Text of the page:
How to write an obituary
Writing an obituary does not have to be a difficult process and with a few simple steps, most people will find that they have the ability to write a loving tribute to the person they have lost. For those that do not have the desire to write an obituary there is always the option of hiring another person as well and in some cases, individuals make the decision to write their own obituary while they are still alive, updating it as they continue to live, creating what can almost be considered an autobiography.
Write Your Own Obituary
Writing your own obituary may seem like you are trying to hasten your death. In truth, you are planning for your future in the same fashion as when you purchase a life insurance policy or make your funeral arrangements in advance. Writing your own obituary means that you will make the decision about what is included in your obituary.
Follow these simple steps when writing your obituary and the writing process will be much simpler:
- Celebrate your life. Although it is inevitable that your family will mourn your passing, you can make the transition easier by simply letting them know you feel as if you accomplished something.
- Thank your loved ones. Take a moment to thank your family and friends for filling your life with meaning and love, let them know that they meant something to you.
- Be inspirational. It is okay to brag about your accomplishments in your obituary, sharing a story that will inspire others is something that will keep your memory alive for years to come.
- Tell the truth. The compulsion to have people believe that you were a greater person than you were is a natural one; however, the truth is always the best. If you have something that you have always regretted in your life, share it, your family will feel closer to you as a result.
- Say goodbye. The point of the obituary is to tell about your life and death, take a moment to say good-bye to your loved ones and express how much you really love them.
Write an Obituary for a Loved One
Writing an obituary for someone you love can become an exercise in self-control. It is natural to want to pontificate about the person you loved in long, glowing sentences, however, time constraints and honesty to the person’s memory requires that you approach this obituary with a little distance in order to gain clarity.
These steps should help you in writing an honest and loving obituary:
- Write about their life. It is easy to be caught up in the last moment of a loved ones life. It is important to focus on their entire life rather than their last moments so that you can pay tribute to their accomplishments in full.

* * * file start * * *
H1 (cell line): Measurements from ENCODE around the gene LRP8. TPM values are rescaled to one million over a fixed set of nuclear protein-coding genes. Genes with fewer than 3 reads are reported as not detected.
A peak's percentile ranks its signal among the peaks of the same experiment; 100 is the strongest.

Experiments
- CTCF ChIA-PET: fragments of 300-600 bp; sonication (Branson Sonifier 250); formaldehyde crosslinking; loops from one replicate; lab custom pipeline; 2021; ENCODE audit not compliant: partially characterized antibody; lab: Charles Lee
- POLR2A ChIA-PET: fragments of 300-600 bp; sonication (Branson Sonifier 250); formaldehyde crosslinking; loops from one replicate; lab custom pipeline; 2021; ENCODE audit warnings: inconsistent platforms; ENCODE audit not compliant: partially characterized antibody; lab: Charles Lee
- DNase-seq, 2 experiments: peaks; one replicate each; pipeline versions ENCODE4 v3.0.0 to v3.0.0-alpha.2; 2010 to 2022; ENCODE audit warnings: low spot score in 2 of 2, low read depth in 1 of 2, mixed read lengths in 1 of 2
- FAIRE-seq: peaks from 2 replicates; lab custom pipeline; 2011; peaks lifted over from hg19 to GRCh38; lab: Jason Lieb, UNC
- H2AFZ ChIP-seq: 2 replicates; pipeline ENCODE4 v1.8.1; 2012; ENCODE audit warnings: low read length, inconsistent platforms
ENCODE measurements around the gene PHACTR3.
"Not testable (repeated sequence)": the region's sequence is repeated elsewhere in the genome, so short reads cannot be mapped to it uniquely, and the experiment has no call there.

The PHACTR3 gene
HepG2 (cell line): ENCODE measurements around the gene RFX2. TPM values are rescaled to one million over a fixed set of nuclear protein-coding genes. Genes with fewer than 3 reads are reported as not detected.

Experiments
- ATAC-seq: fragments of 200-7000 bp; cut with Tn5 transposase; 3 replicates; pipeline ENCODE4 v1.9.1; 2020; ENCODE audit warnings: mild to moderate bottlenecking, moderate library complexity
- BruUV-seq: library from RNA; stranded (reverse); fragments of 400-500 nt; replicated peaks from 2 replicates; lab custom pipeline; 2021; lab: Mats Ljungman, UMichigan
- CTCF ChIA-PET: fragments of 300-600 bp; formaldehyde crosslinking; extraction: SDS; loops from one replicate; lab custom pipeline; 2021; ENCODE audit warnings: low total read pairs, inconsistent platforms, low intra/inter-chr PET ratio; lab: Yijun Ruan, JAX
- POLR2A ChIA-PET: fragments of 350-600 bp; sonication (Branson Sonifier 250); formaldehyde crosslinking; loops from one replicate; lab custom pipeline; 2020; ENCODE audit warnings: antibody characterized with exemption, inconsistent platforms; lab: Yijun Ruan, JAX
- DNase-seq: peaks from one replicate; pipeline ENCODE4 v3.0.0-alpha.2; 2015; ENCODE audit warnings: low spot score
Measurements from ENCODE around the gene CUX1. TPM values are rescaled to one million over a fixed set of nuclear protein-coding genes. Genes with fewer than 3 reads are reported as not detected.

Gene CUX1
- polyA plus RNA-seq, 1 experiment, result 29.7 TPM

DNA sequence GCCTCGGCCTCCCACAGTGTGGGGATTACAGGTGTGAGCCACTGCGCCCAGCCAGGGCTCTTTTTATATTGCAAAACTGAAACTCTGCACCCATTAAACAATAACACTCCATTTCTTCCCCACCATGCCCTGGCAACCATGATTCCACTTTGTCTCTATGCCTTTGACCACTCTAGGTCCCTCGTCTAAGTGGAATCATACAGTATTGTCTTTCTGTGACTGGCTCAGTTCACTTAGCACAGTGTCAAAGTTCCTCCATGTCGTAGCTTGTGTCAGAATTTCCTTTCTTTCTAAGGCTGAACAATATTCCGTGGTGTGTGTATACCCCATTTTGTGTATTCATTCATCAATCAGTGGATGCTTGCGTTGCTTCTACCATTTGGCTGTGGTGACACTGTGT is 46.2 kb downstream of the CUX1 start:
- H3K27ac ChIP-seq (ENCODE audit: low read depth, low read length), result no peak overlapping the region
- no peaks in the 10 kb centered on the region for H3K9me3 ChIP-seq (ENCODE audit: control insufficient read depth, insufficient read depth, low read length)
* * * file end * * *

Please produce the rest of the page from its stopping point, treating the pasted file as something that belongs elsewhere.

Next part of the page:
- Consider their wishes. If your loved one expressed a desire for information to or not to be mentioned in their obituary or at their funeral, respect their wishes, even if it is something you think everyone would love to know.
- Be accurate. Ensure that you get all of your facts straight from your loved ones date of birth, how many siblings they had, where they met their spouse, etc. This information will likely be important to family members and it is important to get it right.
- Be inspirational. If your loved one inspired others to do great things, or did great things themselves, share the story, help inspire others.
- Don’t get personal. It is easy to get involved enough in an obituary for a loved one to start speaking on personal terms. Always keep the obituary writing it the third person, if telling a personal story refrain from saying I while writing it.
Write an Obituary for a Stranger
This type of obituary can perhaps be the most difficult task for a writer to accept. Writing an obituary for a family that has recently lost a loved one means asking difficult questions that may create more sadness or even anger among the family so it is important that you address the family’s needs quickly and efficiently in order to provide an obituary that the family can be encouraged by.
- Be tactful. You are working with a bereaved family, approaching an individual and saying “sorry he is dead” may not be the best approach. Find a way to express your condolences without prolonging the situation.
- Ask questions. A little research is not going to be enough for writing an obituary so take some time to ask former co-workers, family members, friends and neighbors to share some stories about the subject.
- Be accurate. A family has hired you to chronicle a loved ones life, it is vital that you get the facts right. Families want this information to be perfect and can often, in their grief, focus on the imperfections of an obituary and cause them more pain.
- Consider the audience. Keep in mind that you are writing the obituary for the family of the diseased, not an in-depth expose about someone. Remember that the family probably already knows about the bad times and maintain a focus on the good.
Writers need to consider the length of the obituary and newspaper requirements. Most newspapers have specific forms that need to be filled out in order to meet their requirements and there are word restrictions as well. With access to the Internet, it is possible to have a complete obituary online, either on a family website or through a newspapers online site where they have fewer restrictions.
In a world where we have to be concerned about identity theft, consideration must be given to how much information is actually included in an obituary. It may be prudent for the family to reserve family information, other than first names and relationship to the deceased, for use on the funeral notes rather than in the newspaper. This is a decision that each family will have to make for themselves.